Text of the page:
I’ve been using Ekiga (formerly Gnomemeeting) for several years. Among free software phones it was exceptionally stable and well usable since about its 1.0 version. But it supported only the H.323 protocol which became a big problem during the time. H.323 is usually not supported by VoIP providers, it is poorly supported by the Asterisk PBX and generally it has no future. That forced me to use the development branch of Ekiga which contains SIP support.
A development version is naturally not a stable version. Ekiga snapshots suffered from occasional freezes, automatic deregistrations and other problems. I’m tired from all the problems related to Internet telephony, so I looked for a well working free software phone with SIP or IAX support. That was not easy, most of the phones are not well usable.
I’ve recently switched to Twinkle. It is stable and provides additional nice features not present in Ekiga, such as two phone lines, better user interface, user script invocation on incoming calls or logging SIP messages. A very important advantage of Twinkle over Ekiga is that calls are much less jitter-prone when something runs on the computer. The only Twinkle drawback I’ve met so far is that it is a Qt application which means it doesn’t work very well with a systray when using Sawfish.
There were old good times when one could install magicfilter on his GNU/Linux system and send a file to a printer and the printer printed the file as expected. Since I started to use CUPS a few years ago it’s no longer true. Whenever I send some PostScript or PDF file to my printer, I’m full of tension about what the printer will produce. Sometimes I receive output looking like printed at 50 dpi, sometimes the page content is scaled by factor 2 horizontally and/or vertically, sometimes characters kernings are broken. Whether it is an e-mail, a Web page or a PostScript document, I’m never sure that I can print it usably. I often start printing by printing a test page, because what I can see in gv may not be what I receive on the paper.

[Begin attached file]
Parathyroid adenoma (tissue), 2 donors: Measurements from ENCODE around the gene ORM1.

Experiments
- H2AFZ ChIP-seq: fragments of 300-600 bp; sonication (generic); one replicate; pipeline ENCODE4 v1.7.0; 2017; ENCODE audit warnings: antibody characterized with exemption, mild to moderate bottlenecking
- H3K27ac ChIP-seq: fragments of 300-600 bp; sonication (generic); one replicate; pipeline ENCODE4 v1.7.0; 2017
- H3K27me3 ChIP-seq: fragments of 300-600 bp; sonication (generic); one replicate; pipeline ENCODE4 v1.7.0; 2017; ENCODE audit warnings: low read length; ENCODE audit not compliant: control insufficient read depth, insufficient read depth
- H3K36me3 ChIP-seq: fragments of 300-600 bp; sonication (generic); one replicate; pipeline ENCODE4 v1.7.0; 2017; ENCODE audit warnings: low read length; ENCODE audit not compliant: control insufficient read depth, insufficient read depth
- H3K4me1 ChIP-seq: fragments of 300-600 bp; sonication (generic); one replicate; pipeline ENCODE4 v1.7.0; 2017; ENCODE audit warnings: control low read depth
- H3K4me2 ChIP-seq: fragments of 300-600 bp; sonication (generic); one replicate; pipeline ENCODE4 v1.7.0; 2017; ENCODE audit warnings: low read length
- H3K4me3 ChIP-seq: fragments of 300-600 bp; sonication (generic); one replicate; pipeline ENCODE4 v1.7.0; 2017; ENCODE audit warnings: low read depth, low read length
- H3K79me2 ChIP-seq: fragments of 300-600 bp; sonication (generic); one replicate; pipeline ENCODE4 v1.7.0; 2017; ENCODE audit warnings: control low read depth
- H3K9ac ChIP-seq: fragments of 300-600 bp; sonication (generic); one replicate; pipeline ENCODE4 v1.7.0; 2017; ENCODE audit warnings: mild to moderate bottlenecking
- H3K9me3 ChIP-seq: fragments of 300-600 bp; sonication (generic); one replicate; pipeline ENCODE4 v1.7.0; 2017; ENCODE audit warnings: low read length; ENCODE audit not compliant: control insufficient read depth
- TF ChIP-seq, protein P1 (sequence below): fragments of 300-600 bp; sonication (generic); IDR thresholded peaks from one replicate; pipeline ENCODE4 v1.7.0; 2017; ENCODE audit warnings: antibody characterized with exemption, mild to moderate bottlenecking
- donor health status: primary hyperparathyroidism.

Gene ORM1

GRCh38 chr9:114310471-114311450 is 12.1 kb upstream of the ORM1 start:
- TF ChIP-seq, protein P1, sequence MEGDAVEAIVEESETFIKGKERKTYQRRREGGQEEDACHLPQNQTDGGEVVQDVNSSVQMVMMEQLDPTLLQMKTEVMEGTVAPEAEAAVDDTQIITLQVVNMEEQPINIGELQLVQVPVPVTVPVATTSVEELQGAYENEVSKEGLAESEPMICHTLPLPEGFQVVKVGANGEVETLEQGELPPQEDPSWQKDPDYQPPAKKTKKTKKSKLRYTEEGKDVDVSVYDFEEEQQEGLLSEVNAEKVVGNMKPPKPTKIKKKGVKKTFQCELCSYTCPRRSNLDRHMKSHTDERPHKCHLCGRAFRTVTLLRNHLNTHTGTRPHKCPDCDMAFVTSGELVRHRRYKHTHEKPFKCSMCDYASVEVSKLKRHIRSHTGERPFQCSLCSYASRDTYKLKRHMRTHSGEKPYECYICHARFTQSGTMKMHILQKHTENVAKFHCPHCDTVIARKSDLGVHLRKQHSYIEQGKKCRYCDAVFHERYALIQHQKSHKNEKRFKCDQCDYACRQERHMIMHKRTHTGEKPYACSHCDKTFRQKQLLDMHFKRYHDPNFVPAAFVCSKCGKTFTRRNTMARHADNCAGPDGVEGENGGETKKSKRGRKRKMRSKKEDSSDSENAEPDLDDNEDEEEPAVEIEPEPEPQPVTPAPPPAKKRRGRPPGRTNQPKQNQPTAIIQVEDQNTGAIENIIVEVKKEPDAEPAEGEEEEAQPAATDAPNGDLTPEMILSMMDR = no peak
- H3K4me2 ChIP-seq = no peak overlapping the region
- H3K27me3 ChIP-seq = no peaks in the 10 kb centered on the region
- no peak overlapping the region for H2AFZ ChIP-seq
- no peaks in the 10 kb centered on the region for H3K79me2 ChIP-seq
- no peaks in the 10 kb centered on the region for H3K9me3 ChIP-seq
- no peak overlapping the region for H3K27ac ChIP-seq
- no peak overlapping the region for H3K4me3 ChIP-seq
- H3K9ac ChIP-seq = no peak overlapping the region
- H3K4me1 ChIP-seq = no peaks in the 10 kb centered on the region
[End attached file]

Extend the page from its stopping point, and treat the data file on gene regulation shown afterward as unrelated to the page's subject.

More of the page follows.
I can understand that new drivers need debugging, which is the case of printing images with Guttenprint for example. I appreciate the hard work of people who try to provide their best, equipped just with incomplete specifications (if any specifications are available at all) and with testing and reverse engineering reports from voluntary testers. But I really don’t understand why people invent new great things which simply can’t work as before, which produce the same broken result on any printer and won’t get fixed for several years.
If you laugh now and point to other operating systems, calm down. I’ve recently tried to install Epson Stylus Photo R220 drivers on a Windows system and tried to perform nozzle check from it. When I perform nozzle check using the printer’s buttons or with Guttenprint on Linux, the printer just prints the testing pattern. Not so with the Epson Windows drivers, which add (without warning) an extra action before printing the pattern: an excessive head cleaning which wastes about 6% (!!) of the complete ink amount of full cartridges. Now I can understand why so many people complain that Epson printers waste a lot of ink.
There has been an interesting discussion on
comp.periphs.scanners recently about scanners, film grain, noise and aliasing. I wondered why my 2400dpi scanner produces very grainy scans in comparison with prints (and the scanned images are of much worse quality than pictures from my 2Mpix camera because of the grain) and why the grain is more visible in dark areas. Now it’s more clear to me (I hope), especially thanks to the Web page mentioned in the discussion. Basically, grain doesn’t match well with digital technologies and you need a very high resolution device to cope with it.
Not having millions of dollars/euros on your account? Not backed up by dozens of lawyers? Not having guts to kill inovation and to blackmail your competitors? Never mind, you can still play the Software Patent Game!
I’ve recently listened to the album Můj tanec by Sestry Steinovy several times. This album is one of those which may sound as somewhat simple first, but later you can find it’s very nice and interesting. Based on two voices, two guitars and often ironic but thoughtful lyrics, complemented with typical Jablkoň sound, it’s really a good piece of music. Recommended, as well as many other less known artists from the Indies Records label.
I’ve been already annoyed enough by computer web shops that present their prices without VAT and one has to click more to find out the real price. Now, when recycling fee was introduced several months ago, some of the shops present prices in an even more confusing way. Recently I was going to buy a UPS. I found a good offer on CYBEX and as I’ve already ordered some things from them previously I started to order the UPS device. Suddenly, the final price has increased by more than 100 Kč! The recycling fee was presented only before making the final confirmation of the order! Of course I cancelled the order and I won’t buy anything from those cheaters anymore.
So beware. I recommend buying at shops where final prices are presented clearly. My personal local favorite is ALFA COMPUTER, they have good prices, working web shop, the presented prices are final, including both VAT and the recycling fee, and I’ve got good experience with their salesmen (just don’t expect them to give you advice on whether something works on Linux).